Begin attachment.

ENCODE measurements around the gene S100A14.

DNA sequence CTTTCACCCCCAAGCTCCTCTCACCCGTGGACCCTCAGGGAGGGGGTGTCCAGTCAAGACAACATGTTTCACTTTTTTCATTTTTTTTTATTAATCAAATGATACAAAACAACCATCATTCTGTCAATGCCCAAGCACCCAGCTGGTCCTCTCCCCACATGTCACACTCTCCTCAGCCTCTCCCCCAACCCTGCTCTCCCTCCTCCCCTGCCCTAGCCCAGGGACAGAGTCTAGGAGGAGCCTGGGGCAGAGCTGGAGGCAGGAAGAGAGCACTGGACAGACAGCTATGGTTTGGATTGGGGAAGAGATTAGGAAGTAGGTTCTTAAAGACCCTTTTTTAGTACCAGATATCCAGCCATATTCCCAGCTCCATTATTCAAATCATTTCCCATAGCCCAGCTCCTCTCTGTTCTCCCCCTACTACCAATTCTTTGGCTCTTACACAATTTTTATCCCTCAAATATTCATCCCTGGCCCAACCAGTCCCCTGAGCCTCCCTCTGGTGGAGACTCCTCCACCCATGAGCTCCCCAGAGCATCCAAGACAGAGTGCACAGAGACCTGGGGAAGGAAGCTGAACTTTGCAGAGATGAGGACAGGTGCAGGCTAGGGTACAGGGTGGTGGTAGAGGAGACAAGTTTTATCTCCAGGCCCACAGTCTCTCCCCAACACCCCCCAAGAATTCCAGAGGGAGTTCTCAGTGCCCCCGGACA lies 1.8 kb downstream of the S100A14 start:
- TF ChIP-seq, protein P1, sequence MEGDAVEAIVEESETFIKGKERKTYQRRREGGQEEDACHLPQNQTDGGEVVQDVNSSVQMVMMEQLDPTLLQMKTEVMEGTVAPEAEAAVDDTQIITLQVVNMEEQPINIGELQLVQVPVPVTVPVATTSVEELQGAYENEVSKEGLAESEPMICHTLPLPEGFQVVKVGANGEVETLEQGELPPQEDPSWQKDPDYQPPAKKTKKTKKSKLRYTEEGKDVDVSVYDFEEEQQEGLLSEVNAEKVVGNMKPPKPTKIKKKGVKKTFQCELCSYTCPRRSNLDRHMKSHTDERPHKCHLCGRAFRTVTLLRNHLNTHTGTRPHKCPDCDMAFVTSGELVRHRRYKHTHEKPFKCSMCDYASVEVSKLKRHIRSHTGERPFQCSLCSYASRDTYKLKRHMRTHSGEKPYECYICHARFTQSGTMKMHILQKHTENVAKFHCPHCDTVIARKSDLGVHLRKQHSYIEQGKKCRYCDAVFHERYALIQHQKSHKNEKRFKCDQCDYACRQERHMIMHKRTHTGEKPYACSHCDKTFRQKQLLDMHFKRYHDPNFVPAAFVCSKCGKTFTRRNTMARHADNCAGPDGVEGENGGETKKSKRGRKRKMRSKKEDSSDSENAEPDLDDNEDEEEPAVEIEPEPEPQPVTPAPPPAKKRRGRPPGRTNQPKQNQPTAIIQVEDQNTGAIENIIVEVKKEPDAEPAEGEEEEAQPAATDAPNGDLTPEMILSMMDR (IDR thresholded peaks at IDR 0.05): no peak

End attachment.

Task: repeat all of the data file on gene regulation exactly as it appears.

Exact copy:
ENCODE measurements around the gene S100A14.

DNA sequence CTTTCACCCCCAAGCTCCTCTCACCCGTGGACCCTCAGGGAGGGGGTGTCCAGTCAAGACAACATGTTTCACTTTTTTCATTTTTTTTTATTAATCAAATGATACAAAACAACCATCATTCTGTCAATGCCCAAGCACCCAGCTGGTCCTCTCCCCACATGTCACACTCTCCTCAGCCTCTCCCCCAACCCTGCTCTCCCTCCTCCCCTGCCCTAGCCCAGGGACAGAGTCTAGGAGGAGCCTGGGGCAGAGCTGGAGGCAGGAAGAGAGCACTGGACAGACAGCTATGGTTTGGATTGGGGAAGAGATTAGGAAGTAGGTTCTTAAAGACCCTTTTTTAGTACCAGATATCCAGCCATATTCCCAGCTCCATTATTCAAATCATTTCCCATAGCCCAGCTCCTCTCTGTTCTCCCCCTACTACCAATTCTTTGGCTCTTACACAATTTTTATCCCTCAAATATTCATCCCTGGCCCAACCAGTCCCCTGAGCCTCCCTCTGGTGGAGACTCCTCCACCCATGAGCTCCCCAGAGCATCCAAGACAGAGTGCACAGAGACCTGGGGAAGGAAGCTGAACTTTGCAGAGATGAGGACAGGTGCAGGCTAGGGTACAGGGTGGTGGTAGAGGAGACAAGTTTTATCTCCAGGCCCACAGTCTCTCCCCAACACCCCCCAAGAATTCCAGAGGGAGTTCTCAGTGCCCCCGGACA lies 1.8 kb downstream of the S100A14 start:
- TF ChIP-seq, protein P1, sequence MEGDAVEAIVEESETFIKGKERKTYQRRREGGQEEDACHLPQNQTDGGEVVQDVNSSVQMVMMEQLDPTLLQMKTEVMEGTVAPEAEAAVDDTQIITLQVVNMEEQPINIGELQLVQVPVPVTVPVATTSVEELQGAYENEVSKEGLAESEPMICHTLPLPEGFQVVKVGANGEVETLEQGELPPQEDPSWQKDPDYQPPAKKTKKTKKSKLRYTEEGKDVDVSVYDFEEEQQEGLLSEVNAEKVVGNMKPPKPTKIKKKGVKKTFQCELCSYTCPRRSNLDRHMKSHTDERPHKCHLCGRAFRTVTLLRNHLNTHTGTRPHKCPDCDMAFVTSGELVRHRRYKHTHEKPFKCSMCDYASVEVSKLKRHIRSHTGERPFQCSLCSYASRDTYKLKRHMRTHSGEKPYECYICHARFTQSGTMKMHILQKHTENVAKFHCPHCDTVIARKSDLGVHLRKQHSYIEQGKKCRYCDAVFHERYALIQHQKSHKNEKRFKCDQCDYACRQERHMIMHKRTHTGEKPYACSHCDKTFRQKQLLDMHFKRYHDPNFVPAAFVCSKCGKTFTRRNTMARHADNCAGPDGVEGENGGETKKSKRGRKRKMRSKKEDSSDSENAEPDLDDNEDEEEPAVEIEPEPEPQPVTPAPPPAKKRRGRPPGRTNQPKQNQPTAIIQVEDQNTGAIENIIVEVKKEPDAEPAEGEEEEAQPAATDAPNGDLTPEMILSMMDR (IDR thresholded peaks at IDR 0.05): no peak